When should I start receiving income from my IRAs and how will that affect my taxes?
Taxes do not automatically go down in retirement. The government owns part of your IRA and whether it is distributed during your lifetime or to your heirs after your death, the government will take its portion first and you get what is left.
There are many mistakes that can be made when withdrawing money from retirement accounts. I call them Too Soon, Too Late, Too Little, and Too Much. Any of these violations can result in penalties in addition to taxes.
First, be aware of taking money out of your IRAs Too Soon. There is a federal tax penalty of 10% of any amount withdrawn before you are 6 months past your 59th birthday. With very few exceptions you should avoid withdrawals prior to age 59 ½. We generally recommend you let your tax-deferred accounts grow as long as possible.
In most cases all the money you withdraw from an IRA is subject to ordinary income tax. If you have an IRA where you made non-deductible contributions this is an exception. It adds another step to computing your tax, but it is worth the effort. You certainly do not want to forget that you paid taxes on your contributions and then pay taxes again when you take the money out.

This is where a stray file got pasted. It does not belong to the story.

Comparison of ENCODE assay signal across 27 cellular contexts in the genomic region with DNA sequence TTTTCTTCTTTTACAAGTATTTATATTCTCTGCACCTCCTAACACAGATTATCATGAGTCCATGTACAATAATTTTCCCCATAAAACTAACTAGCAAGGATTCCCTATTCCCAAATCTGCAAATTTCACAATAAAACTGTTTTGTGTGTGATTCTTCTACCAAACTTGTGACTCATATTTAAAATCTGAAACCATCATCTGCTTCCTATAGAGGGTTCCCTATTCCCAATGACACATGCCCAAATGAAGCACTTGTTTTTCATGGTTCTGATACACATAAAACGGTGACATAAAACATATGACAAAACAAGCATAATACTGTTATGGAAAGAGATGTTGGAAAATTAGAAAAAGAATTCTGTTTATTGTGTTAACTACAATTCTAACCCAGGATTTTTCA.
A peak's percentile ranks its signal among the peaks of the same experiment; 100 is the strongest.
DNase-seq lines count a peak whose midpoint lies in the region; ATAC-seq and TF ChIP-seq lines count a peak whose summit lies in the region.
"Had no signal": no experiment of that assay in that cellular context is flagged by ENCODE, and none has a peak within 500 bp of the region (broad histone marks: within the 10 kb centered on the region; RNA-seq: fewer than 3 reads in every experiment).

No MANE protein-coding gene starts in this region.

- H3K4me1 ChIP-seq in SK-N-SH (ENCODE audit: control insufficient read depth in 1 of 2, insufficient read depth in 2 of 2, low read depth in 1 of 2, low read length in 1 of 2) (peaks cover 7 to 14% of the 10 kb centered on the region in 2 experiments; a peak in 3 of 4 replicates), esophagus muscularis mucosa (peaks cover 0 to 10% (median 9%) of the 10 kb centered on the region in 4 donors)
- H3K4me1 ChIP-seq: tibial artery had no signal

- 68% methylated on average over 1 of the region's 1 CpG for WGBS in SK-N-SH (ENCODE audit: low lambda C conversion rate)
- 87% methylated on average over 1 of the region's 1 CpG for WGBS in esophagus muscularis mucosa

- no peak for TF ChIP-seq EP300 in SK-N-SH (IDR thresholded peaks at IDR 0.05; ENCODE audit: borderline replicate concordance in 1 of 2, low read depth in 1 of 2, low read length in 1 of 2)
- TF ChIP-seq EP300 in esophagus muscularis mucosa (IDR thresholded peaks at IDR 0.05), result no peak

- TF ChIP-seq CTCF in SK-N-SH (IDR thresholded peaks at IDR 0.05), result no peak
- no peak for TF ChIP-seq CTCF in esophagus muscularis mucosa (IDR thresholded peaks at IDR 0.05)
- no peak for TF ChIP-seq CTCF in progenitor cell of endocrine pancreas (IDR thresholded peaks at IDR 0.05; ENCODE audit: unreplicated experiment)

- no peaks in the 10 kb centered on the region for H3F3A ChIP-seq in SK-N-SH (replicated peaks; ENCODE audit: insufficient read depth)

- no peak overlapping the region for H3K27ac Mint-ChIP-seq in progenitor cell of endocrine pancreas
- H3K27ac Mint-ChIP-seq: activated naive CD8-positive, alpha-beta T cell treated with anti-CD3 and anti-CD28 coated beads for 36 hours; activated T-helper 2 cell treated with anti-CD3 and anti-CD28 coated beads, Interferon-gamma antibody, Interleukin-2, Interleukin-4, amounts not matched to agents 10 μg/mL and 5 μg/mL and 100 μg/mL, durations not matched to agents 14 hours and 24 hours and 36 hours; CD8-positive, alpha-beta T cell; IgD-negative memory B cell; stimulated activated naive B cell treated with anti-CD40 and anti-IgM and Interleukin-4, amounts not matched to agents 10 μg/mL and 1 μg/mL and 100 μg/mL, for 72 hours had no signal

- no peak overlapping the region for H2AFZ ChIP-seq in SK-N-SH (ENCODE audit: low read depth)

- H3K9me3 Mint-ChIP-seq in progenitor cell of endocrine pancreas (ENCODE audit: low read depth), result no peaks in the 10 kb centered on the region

You must draw at least the Required Minimum Distribution by the calendar year you attain age 70 ½ and every year thereafter. The penalty for missing this deadline is 50% of the amount you were supposed to withdraw plus taxes, so it is important to know when you must begin to withdraw from your IRA. The amount to withdraw is determined by a government life expectancy table. Contact our office for help with this calculation.
The decision to start withdrawing income from your IRA should be coordinated with your total retirement income plan and you should consider all sources available to you such as social security, a pension, and other investments and develop the most tax efficient plan possible.
The tax rules surrounding your IRA distributions are complicated and mistakes can be very costly. This is why an advisor who can integrate tax planning with your investment strategy can be so invaluable. Only looking at your taxes as a historian can be expensive. It pays to be proactive and avoid a surprise on April 15th! Seeking professional advice before making these major decisions could save you a lot of money. The Team at Guelich Capital is here to help. Give us a call today. 540-772-4545.
Written by Connie C. Guelich, CFP, AEP, CLU, ChFC. This represents our views at the time of this writing, and it is subject to change. It is not intended to be personal investment advice. If you would like to discuss your own account, please don’t hesitate to call us. We are here to help and welcome your call.